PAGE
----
Lois Smith, first principal dancer of the National Ballet of Canada, dies at 81
Lois Smith, the first principal ballerina of the National Ballet of Canada, passed away on Saturday at the age of 81 after a lengthy battle with Alzheimer’s. Born in 1929, Smith is a ballet rarity: she began her intensive training at the age of 15 and was taking lead roles in Vancouver’s Theatre Under the Stars only five years later, in 1949. Smith married fellow Canadian dancer David Adams, and both joined the National Ballet in 1951.
Dubbed “Mr. and Mrs. Ballet” by the media, Adams and Smith danced several classic ballets together, including Antony Tudor’s Lilac Garden, Coppélia and Swan Lake. In 1969, Smith opened her own studio, the Lois Smith Dance School, in Toronto. The school eventually became part of the performing arts program at George Brown College, where Smith also served as the head of the dance department between 1979 and 1988.
Karen Kain, current artistic director of the National Ballet of Canada, remembers Smith as a source of inspiration. In a statement, she said:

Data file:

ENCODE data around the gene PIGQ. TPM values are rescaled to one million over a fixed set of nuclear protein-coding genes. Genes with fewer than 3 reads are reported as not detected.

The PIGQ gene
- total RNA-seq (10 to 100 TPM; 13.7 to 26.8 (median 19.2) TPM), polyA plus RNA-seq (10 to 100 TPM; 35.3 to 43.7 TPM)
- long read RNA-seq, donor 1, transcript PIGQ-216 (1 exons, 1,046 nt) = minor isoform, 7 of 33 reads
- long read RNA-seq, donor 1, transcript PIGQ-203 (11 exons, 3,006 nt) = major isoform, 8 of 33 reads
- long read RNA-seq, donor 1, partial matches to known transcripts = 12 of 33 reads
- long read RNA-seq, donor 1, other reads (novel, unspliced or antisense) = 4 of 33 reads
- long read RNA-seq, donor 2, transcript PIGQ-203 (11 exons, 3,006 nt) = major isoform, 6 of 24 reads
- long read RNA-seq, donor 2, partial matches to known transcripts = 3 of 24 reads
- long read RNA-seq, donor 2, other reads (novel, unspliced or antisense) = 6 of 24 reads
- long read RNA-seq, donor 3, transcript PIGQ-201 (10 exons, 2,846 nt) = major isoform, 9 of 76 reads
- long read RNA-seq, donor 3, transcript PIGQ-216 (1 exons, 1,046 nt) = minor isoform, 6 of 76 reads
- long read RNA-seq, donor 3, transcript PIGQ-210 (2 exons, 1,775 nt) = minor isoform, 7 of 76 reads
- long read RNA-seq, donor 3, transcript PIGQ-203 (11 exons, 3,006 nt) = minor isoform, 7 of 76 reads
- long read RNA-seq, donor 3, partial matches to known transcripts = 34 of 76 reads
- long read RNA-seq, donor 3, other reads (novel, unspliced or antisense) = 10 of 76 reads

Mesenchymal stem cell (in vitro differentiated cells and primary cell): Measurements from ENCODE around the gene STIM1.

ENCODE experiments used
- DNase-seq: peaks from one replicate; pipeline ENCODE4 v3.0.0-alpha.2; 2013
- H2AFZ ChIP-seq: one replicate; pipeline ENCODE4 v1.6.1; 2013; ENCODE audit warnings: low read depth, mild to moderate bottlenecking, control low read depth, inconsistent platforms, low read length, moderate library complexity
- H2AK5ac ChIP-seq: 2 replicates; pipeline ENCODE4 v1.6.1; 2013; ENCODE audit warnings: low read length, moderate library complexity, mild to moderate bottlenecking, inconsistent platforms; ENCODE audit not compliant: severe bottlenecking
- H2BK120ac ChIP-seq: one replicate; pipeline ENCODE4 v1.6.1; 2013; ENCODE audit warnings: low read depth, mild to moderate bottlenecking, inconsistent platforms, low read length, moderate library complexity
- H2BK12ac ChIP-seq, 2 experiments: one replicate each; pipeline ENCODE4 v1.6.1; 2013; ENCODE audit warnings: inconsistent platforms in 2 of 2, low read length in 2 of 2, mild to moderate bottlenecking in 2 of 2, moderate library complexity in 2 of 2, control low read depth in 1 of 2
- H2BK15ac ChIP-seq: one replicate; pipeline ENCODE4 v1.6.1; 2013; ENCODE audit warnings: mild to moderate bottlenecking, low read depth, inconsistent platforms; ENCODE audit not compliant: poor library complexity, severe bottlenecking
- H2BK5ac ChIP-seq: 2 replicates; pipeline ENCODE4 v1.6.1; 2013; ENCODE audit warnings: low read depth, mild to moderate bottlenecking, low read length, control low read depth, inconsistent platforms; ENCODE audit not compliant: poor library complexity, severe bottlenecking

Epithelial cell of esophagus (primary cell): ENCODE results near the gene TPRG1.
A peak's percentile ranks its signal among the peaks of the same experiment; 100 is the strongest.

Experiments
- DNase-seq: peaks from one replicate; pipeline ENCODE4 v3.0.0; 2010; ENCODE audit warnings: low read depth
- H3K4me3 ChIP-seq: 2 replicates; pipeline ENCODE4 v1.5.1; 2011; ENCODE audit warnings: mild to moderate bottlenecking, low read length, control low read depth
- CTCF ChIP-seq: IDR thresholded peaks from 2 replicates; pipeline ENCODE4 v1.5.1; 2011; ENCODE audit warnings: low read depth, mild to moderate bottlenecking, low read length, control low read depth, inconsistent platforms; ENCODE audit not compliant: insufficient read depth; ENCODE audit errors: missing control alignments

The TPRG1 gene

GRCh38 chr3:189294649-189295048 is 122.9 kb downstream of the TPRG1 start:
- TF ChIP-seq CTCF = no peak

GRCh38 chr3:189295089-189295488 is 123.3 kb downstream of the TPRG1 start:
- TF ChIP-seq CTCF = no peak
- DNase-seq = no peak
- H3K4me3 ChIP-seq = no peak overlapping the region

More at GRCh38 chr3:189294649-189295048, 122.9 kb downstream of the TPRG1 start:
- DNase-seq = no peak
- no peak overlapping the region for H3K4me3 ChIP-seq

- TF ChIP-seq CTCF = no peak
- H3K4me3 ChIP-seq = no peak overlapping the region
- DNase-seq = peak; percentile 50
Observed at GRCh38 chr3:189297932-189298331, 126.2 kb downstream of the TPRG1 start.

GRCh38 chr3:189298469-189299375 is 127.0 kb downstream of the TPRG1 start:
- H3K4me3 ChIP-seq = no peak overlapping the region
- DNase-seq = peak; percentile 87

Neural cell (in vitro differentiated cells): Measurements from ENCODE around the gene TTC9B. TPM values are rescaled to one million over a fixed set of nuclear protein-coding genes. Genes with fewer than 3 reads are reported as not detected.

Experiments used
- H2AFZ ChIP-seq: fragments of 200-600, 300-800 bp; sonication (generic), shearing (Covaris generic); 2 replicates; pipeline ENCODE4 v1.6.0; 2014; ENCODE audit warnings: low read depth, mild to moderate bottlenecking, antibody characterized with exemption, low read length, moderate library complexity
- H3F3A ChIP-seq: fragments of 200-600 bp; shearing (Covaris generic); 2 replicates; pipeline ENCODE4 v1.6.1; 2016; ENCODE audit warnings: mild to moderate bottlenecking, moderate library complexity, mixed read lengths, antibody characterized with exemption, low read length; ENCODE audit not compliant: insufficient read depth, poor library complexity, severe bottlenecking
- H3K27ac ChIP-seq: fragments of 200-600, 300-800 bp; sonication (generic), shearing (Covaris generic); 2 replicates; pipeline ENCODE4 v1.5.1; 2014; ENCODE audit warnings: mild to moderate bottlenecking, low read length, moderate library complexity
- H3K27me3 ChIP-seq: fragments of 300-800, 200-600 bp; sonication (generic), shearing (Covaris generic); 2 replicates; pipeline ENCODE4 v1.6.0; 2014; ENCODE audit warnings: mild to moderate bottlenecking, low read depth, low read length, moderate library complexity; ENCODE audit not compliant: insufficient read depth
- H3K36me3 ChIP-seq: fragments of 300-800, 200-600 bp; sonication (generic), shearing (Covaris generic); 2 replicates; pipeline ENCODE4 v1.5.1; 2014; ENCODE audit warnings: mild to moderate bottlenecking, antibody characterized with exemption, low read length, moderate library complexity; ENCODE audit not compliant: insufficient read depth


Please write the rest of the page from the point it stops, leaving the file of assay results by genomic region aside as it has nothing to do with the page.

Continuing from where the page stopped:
When I joined the National Ballet in 1969, Lois and her longtime partner David Adams had established a captivating partnership that veteran fans still recall with delight and affection. Lois went on to make substantial contributions in the world of dance as an educator and choreographer. She possessed a beautiful unique talent and will be greatly missed.
Like Kain, Grant State, the National Ballet’s first resident choreographer, was awed by Smith’s natural abilities. He told the Star, “She had a beautiful body, grace, line and poise. She was truly a ballerina from Day 1, a natural; and she loved what she was doing.”
• Principal dancer Lois Smith dies [CBC News]
• National Ballet star Lois Smith dies [Toronto Star]